Another thought about power hacksaw

A few days ago there was a thread in sci.engr.joining.welding about
building a powered hacksaw. The concensus was to go with a bandsaw
instead ... advice with which I agree overall. But -- I've been
kicking around an idea for a different style of power hacksaw than
what I've usually seen, and thought I'd get your comments.
What about building a parallel-beam style of power hacksaw (ie,
designed like an over-sized scroll saw)? This would be a fairly simple
project to build, I think (famous last words). It would not be all
that great to use on large pieces of steel, but might be very handy
for smaller pieces.
Thoughts and comments? Here are a couple of thoughts I've had about
it:
I know that one of the H/V bandsaws would be even better, since it
would allow cutting larger pieces, but also the flexibility for
smaller pieces. But my current skill level wouldn't come close to
building an H/V bandsaw, whereas I think I could build a parallel-beam
style of power hacksaw fairly easily.
Yes, I also realize that it would be far cheaper, if I value my time
at all, to buy one of the HF or other cheap import bandsaws than to
build this saw ... but metal-working is a hobby for me, a way to relax
and do something different from the 9-5, so the point for me would be
enjoying designing and building the project. Time spent would be time
spent having fun!
If it really doesn't work at all well as a hacksaw, I think I could
design it so that it could be converted to use as a scroll saw.
Of course, I may be missing something here. Or maybe someone has
already built something like this? I look forward to your thoughts and
comments!
Andy
Reply to
Andy Wakefield
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Andy Wakefield wrote: (clip) Yes, I also realize that it would be far cheaper, if I value my time at all, to buy one of the HF or other cheap import bandsaws than to build this saw ... but metal-working is a hobby for me, a way to relax and do something different (clip) ^^^^^^^^^^^^ The idea is intriguing--it could turn out to be a very useful tool. I assume you will design it to use standard 12" hacksaw blades, so blade changes would be easy and inexpensive. I would approach it as an experiment, rather than a project destined for completion and success.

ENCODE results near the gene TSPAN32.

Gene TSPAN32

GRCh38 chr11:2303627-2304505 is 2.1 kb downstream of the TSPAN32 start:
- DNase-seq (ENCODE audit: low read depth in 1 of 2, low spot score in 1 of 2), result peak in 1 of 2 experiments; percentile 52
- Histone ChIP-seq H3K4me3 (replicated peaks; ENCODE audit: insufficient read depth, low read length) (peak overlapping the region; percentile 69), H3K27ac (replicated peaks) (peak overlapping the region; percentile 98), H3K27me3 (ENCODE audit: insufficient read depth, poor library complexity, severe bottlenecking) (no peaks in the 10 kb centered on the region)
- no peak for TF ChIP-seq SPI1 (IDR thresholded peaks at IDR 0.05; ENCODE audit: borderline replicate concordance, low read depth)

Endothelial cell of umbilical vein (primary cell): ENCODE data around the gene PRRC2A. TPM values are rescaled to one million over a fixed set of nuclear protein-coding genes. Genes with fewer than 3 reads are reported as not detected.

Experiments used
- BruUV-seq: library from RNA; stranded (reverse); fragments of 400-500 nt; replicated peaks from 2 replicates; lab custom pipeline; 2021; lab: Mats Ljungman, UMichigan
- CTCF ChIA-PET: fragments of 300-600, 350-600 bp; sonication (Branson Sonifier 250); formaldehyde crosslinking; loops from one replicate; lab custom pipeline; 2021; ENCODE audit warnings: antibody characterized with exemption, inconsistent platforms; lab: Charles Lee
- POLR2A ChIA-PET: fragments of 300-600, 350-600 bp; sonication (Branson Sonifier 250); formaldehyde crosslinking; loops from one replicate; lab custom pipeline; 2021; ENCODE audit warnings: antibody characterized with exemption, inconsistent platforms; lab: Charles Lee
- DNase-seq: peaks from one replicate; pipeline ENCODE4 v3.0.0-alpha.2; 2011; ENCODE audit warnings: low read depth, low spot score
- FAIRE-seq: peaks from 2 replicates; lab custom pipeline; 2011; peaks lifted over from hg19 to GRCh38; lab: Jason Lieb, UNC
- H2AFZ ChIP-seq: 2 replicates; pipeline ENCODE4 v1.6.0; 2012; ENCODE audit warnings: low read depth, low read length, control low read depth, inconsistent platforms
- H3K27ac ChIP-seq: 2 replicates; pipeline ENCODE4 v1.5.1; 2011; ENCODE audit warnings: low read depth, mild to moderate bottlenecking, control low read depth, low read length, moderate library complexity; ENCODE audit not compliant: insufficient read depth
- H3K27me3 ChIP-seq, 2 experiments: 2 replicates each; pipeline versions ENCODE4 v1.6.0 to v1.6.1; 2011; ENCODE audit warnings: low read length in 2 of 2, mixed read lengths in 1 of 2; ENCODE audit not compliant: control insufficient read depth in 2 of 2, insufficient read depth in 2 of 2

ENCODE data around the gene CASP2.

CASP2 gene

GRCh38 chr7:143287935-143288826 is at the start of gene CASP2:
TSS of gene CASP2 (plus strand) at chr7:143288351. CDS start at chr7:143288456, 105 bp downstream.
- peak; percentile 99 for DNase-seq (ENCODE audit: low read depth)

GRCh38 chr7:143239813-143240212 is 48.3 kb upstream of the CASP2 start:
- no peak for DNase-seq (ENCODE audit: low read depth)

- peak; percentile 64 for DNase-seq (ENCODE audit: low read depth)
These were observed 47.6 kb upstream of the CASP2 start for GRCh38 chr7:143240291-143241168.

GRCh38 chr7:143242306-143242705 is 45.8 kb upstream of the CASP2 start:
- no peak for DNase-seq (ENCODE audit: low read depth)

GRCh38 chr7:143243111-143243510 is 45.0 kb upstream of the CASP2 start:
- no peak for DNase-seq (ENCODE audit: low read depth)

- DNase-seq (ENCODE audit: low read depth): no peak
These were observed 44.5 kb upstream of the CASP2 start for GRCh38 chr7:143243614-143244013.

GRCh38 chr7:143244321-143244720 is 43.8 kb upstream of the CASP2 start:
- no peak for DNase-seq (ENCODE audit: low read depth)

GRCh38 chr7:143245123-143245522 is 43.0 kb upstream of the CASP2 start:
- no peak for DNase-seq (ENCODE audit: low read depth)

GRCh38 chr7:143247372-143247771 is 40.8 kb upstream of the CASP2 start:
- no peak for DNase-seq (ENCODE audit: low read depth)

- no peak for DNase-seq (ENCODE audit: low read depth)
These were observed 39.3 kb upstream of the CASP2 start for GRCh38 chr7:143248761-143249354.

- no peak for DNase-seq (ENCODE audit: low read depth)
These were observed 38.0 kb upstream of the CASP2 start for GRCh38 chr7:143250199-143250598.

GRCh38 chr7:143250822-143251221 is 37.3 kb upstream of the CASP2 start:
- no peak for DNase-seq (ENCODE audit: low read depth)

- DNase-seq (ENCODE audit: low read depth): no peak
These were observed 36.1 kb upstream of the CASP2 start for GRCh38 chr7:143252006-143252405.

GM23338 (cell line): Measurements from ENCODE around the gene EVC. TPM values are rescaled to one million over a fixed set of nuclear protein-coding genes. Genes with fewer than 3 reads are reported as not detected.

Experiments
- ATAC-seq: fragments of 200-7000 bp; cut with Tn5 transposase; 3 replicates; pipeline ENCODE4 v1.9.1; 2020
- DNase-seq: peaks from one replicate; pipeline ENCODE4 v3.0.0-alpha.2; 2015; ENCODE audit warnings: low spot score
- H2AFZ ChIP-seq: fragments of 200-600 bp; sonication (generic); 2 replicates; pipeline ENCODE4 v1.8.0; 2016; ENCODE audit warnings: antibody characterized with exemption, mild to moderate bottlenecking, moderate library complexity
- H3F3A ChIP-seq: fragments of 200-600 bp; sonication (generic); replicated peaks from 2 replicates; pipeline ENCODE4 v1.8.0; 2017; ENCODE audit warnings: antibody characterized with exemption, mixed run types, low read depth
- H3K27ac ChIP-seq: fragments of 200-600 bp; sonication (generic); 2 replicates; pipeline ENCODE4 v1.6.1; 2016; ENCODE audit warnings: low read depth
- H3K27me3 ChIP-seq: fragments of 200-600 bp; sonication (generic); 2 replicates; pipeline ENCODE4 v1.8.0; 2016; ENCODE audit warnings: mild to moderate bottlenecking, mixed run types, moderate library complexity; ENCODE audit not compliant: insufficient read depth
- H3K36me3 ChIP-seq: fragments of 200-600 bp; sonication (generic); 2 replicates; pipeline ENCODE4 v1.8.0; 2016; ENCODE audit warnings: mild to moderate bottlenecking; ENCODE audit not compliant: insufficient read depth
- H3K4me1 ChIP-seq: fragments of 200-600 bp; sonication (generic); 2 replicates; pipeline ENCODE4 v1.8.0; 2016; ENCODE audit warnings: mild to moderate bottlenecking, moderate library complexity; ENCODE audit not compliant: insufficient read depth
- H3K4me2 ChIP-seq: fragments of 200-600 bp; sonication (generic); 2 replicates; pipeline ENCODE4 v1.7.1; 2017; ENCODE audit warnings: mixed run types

One of the problems you will have to deal with is vibration. To hold good tension on the blade, the beams will have to be pretty heavy. To get a useful throat, they will have to be pretty long. So you will have a lot of mass shaking. In order to work, you have to make the saw table steady. The only solution I can see is to make it very heavy. Possibly you could add rotating counterweights.
Keep an open mind, and keep us posted.
Reply to
Leo Lichtman
Yup, four things I see: - Light saw frame - Slow rate - Heavy base - Counterweights
You have to expect some sort of deflection when clamping down that blade. I'd use aluminum in the shape a scroll saw uses: a U frame with tapered, I-beam-shaped aluminum supports. The taper allows less mass out at the end where it's moving the most, and thus contributes the most inertia. It's also efficient use of material, since the leverage of the tension has the most effect where there's the least motion, by the fulcrum.
A light frame isn't stiff, and certainly one made of aluminum isn't. I wouldn't worry about it - just be sure to have enough clamping range so you can get the tension you need. A nice long bolt (as on a hacksaw) with locking nuts (to hold against the vibration) would probably work great.
You can figure frequency for whatever conditions you want. But generally, SFM seems to be the limiting factor with blades, so going extra fast holds no advantage unless your goal is tooth wear. It just so happens that around 60SPM (strokes) for an 8 to 12 inch stroke is about right, IIRC, so going for this project instead of the original power hacksaw design is rather foolish anyway.